Did the California Supreme Court Instantly Poison the Gig Economy?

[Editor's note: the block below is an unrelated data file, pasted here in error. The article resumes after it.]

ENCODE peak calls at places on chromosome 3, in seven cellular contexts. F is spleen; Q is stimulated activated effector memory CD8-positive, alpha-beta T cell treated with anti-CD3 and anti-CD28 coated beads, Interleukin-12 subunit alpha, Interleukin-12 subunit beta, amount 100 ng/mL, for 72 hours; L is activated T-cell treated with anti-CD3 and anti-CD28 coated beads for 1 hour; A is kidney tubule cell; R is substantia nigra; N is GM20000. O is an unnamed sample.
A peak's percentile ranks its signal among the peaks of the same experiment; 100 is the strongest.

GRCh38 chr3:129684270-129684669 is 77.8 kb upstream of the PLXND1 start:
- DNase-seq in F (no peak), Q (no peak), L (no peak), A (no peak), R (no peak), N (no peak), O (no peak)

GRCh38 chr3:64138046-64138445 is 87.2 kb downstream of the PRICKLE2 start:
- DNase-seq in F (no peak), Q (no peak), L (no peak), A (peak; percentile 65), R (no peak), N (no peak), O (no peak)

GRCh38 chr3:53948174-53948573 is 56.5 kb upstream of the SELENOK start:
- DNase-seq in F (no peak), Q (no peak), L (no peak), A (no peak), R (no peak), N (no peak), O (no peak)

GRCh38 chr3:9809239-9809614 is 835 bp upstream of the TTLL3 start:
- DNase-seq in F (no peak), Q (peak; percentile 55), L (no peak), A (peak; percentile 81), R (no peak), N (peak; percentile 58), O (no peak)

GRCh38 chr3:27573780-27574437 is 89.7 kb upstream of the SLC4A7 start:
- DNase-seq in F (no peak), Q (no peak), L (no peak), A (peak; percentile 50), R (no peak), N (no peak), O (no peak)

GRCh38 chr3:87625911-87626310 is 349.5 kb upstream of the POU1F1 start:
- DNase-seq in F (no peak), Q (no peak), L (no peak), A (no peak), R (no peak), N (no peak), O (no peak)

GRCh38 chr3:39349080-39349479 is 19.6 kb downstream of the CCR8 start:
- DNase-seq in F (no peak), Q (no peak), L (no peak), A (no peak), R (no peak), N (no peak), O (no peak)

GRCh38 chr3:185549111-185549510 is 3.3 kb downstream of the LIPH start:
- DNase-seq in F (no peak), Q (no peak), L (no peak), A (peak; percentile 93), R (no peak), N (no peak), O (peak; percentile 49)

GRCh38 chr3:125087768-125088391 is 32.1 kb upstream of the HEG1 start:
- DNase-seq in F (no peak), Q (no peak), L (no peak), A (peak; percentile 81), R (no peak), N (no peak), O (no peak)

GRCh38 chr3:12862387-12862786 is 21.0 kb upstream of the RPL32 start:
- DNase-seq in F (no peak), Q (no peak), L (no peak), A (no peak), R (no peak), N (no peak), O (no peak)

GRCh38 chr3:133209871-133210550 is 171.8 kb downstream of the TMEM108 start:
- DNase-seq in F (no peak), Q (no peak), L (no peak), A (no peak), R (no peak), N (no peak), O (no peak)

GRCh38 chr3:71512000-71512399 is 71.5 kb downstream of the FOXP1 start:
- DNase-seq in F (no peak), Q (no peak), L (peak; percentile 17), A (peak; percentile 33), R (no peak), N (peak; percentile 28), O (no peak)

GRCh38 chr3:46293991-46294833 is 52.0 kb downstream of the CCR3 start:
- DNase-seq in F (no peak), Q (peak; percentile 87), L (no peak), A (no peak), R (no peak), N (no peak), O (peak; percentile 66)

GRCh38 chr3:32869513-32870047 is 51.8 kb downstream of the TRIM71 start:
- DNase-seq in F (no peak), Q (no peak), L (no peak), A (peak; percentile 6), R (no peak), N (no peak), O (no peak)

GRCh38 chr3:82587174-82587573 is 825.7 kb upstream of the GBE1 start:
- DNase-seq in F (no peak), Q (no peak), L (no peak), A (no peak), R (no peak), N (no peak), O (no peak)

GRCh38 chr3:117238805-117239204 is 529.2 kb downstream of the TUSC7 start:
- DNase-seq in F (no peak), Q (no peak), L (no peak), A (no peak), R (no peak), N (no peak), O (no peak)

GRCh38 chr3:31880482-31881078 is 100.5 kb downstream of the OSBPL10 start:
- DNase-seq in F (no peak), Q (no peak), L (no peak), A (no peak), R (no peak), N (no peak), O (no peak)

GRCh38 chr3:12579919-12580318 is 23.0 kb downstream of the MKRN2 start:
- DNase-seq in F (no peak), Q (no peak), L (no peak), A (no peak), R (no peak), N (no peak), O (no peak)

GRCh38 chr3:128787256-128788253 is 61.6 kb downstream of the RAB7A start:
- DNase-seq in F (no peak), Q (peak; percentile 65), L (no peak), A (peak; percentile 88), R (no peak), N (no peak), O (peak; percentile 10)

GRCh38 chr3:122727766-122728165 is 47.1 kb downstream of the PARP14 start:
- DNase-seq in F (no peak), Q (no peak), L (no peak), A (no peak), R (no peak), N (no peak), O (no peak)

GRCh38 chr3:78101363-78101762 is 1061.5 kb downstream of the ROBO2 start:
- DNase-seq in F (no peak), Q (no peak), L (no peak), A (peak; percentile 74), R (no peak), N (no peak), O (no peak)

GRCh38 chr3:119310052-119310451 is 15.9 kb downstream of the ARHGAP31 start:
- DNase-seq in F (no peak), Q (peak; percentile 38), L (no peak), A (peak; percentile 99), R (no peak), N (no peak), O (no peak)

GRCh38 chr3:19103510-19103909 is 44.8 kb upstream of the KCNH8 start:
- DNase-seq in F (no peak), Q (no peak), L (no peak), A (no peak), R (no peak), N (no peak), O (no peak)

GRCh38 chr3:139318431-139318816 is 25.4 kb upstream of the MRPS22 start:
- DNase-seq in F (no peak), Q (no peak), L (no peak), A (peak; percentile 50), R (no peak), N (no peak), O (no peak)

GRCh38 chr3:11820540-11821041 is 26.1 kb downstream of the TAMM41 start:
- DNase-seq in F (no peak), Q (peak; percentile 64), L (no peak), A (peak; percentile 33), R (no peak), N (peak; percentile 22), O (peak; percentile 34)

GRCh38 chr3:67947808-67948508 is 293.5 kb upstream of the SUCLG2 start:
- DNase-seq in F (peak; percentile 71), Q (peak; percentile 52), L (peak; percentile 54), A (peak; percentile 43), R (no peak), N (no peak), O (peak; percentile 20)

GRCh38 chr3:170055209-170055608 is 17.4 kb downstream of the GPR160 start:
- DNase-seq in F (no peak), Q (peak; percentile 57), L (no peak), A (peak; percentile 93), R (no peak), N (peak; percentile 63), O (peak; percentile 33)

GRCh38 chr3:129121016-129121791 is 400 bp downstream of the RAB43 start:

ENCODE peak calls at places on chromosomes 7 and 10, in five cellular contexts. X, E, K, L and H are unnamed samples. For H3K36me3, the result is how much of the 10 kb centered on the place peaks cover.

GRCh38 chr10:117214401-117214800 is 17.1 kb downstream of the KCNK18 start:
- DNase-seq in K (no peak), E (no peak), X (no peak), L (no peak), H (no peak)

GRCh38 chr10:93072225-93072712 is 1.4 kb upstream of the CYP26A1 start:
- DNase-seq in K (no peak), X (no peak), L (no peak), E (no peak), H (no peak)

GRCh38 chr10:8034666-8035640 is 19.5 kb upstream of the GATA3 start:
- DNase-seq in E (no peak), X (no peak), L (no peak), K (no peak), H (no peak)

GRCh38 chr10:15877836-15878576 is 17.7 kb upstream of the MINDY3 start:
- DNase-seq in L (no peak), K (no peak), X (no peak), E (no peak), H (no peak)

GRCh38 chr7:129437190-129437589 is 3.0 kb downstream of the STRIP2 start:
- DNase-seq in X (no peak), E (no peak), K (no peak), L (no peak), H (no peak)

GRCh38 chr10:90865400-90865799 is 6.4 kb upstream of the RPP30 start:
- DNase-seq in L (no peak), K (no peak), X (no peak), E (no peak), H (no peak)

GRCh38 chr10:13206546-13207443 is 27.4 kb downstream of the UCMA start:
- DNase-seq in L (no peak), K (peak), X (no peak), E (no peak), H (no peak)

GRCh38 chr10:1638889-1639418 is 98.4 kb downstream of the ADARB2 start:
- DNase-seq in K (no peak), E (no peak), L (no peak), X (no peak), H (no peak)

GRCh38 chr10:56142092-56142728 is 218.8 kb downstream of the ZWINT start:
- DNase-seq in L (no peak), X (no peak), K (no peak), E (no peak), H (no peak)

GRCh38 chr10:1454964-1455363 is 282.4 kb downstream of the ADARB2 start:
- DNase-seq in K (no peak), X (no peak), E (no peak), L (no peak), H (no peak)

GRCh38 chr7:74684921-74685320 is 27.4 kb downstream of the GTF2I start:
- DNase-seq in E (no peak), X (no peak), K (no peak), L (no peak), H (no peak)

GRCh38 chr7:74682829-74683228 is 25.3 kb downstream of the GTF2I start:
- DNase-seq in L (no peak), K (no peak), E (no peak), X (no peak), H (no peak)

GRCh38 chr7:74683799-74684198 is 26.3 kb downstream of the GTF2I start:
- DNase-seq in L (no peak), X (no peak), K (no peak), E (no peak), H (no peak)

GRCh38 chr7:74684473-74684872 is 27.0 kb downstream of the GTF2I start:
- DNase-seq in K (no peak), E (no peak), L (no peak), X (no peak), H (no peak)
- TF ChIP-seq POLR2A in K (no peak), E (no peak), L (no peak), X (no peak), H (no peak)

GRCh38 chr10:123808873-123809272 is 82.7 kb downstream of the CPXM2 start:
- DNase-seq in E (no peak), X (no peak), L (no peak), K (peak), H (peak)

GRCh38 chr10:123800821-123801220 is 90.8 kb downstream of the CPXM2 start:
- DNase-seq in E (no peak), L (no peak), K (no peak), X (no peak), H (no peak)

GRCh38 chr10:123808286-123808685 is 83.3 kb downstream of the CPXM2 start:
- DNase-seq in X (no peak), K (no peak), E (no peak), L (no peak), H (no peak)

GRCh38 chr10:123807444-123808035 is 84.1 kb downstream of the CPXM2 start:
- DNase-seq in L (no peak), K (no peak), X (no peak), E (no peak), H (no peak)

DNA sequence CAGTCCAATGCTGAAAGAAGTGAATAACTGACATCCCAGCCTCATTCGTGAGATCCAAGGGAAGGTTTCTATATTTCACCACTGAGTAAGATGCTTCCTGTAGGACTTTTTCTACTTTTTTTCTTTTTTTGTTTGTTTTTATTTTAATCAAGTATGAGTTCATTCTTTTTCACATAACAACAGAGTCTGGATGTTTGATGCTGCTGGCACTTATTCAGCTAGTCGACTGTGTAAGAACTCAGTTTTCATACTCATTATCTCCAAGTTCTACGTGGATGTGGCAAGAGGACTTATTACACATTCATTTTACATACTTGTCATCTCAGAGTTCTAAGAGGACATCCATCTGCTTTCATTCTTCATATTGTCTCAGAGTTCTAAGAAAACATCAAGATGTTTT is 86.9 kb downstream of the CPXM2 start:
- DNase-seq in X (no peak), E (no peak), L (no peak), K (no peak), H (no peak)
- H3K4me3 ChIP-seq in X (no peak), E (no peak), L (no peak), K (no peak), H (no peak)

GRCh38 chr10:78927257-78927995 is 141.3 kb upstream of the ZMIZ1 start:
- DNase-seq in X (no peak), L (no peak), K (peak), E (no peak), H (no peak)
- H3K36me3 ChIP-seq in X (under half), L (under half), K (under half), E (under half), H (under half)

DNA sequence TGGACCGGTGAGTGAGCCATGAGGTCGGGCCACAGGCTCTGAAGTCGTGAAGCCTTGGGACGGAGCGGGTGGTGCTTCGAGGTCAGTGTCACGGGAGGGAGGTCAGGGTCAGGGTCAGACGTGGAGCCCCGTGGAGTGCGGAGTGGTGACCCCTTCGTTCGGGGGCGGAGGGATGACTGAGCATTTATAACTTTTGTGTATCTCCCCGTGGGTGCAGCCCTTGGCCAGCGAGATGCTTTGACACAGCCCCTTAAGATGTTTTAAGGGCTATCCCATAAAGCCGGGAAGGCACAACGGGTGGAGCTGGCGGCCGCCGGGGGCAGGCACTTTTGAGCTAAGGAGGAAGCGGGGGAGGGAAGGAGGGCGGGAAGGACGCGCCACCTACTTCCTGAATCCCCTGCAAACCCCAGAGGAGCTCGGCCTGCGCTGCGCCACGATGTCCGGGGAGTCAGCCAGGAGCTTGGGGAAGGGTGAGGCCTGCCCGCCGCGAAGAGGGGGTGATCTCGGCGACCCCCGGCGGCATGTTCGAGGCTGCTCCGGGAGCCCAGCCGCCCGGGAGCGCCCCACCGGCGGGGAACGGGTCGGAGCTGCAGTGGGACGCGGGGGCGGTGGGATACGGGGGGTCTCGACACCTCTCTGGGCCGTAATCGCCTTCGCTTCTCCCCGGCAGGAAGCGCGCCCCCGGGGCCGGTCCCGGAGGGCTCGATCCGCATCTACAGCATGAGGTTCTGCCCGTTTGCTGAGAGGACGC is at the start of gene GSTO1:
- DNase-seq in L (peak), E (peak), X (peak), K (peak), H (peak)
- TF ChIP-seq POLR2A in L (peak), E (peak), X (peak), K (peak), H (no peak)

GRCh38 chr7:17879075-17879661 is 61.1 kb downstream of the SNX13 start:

On April 30, 2018, the California Supreme Court issued a ruling in Dynamex Operations West, Inc. v Superior Court that will make classification of workers more complex and threaten the gig economy business model. The Court ruled that employers must now rely on the standard commonly referred to as the “ABC” test in order to determine whether workers are employees or independent contractors. But the ABC test is notoriously more difficult to satisfy than its predecessor. Further, the ruling applies only with respect to wage-and-hour issues regulated by California’s Industrial Wage Orders. According to Nilan Johnson Lewis attorney Pablo Orozco, the firm’s resident contingent workforce specialist who works with HR leaders on employee classification, the ruling “leaves employers in a difficult position because, in addition to making independent contractor status more difficult to justify, some of their workers will be subject to a dual classification.” Those workers will be properly classified as contractors with respect to certain aspects of their work and as employees with respect to others. The ruling will lead to costly challenges for companies that rely on contractors, and it stands in stark contrast GrubHub v Lawson where, following a bench trial, the court found that delivery drivers were properly classified as contractors. Orozco advises employers to use arbitration agreements at the time of hiring or contracting a position and to stay apprised of any legislative changes in California resulting from this ruling. The ruling also takes the legs out from recent legislative movement on providing portable benefits for contingent workers as most people will have to be classified as employees. For more information about independent contractors, contact Pablo Orozco, who is bar certified in California, at 612.305.7229 or email@example.com.